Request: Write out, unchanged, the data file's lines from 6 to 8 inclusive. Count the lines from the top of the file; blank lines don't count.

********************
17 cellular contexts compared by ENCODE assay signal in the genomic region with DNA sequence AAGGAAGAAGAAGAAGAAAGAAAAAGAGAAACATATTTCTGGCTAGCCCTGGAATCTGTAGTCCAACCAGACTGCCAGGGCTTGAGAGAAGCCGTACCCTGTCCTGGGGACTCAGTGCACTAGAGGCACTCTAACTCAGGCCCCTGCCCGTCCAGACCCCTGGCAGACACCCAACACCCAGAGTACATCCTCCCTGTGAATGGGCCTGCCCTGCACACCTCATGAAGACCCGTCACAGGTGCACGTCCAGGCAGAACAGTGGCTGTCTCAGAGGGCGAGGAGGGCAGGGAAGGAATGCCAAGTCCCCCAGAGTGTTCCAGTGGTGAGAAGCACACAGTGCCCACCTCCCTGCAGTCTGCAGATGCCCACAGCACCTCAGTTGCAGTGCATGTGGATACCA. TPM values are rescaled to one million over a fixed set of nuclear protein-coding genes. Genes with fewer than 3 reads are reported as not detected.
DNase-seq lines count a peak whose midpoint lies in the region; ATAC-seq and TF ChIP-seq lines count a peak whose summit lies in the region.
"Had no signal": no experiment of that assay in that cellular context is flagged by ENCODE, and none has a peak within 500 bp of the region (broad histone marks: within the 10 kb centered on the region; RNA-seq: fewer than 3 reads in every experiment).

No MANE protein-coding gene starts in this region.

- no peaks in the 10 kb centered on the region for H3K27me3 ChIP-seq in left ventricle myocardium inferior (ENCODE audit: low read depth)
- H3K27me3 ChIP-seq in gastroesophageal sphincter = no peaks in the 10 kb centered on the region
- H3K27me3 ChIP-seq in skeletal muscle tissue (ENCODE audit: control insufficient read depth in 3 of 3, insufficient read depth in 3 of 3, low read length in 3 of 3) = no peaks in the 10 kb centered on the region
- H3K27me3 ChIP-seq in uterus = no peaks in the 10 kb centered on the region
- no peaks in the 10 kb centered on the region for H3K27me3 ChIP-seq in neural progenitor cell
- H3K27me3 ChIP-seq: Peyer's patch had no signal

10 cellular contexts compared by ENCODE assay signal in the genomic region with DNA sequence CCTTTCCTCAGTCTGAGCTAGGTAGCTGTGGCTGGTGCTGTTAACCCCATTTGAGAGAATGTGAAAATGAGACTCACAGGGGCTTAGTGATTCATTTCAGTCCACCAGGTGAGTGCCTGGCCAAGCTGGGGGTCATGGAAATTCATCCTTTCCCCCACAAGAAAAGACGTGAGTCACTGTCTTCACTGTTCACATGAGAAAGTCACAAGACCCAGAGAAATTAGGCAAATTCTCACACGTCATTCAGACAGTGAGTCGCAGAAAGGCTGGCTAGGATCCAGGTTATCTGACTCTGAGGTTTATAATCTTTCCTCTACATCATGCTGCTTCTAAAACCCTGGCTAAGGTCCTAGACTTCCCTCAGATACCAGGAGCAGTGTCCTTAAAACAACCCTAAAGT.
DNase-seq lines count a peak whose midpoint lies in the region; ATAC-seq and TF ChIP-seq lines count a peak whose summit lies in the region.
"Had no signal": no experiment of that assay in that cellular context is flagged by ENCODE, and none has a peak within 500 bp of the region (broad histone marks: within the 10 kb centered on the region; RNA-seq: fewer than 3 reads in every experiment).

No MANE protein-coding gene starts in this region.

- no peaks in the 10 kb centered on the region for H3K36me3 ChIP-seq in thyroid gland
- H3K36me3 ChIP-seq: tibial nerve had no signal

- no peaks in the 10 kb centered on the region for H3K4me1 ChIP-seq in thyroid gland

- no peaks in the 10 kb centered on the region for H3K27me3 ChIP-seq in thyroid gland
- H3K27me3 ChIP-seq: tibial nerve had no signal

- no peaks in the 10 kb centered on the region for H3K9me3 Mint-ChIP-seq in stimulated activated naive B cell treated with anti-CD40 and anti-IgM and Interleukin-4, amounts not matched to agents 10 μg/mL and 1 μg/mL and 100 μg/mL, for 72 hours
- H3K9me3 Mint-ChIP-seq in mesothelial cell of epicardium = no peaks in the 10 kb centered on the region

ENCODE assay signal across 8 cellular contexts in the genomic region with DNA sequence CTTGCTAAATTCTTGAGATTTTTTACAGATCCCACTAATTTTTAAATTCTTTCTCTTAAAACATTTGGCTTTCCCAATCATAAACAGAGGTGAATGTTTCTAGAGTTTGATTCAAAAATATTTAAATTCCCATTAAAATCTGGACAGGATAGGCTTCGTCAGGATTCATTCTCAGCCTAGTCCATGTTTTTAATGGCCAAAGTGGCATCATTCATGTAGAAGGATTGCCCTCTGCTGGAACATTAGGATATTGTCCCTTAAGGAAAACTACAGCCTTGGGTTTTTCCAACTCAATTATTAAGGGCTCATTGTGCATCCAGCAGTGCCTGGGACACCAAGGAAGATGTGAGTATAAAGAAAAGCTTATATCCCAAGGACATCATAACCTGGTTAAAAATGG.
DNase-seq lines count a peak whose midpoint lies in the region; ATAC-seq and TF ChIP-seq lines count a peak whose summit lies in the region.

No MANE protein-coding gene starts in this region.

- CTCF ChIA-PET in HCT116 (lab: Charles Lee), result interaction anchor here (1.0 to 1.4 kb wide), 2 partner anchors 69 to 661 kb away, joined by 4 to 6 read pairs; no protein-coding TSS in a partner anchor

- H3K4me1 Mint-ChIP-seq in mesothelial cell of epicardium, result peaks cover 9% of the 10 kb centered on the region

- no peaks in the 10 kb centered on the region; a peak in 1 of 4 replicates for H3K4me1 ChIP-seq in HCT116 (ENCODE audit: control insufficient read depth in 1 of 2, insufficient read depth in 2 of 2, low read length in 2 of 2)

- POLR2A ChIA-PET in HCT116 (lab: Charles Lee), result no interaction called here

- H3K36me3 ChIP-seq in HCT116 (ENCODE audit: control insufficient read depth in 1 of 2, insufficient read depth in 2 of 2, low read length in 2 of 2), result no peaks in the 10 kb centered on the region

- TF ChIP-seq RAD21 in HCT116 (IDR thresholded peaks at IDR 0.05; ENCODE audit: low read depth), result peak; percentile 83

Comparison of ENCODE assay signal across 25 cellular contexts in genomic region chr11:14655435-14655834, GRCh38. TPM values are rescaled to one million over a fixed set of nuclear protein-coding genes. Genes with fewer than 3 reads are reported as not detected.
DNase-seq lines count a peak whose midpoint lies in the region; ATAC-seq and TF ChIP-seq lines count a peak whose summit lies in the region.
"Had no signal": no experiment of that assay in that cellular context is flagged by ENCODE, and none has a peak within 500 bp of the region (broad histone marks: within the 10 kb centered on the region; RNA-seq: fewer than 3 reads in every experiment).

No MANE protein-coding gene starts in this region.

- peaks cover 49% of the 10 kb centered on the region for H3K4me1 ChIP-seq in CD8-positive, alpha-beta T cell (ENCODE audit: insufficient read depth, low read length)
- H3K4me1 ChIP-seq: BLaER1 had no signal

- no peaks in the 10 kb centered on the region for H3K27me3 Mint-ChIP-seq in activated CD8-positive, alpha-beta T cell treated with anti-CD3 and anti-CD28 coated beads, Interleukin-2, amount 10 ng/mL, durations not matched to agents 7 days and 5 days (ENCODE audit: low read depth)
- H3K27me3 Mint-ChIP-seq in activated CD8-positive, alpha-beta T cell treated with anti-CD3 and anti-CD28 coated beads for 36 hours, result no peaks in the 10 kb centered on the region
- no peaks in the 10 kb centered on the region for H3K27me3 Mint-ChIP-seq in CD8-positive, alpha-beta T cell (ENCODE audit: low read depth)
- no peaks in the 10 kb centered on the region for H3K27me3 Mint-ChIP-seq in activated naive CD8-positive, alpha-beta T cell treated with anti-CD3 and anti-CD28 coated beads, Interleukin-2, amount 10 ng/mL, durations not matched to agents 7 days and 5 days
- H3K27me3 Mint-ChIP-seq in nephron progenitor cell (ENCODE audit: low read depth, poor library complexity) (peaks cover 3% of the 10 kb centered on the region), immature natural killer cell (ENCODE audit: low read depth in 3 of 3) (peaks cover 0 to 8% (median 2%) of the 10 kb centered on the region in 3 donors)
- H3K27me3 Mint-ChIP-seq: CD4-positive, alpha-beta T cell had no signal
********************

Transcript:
- H3K27me3 ChIP-seq in gastroesophageal sphincter = no peaks in the 10 kb centered on the region
- H3K27me3 ChIP-seq in skeletal muscle tissue (ENCODE audit: control insufficient read depth in 3 of 3, insufficient read depth in 3 of 3, low read length in 3 of 3) = no peaks in the 10 kb centered on the region
- H3K27me3 ChIP-seq in uterus = no peaks in the 10 kb centered on the region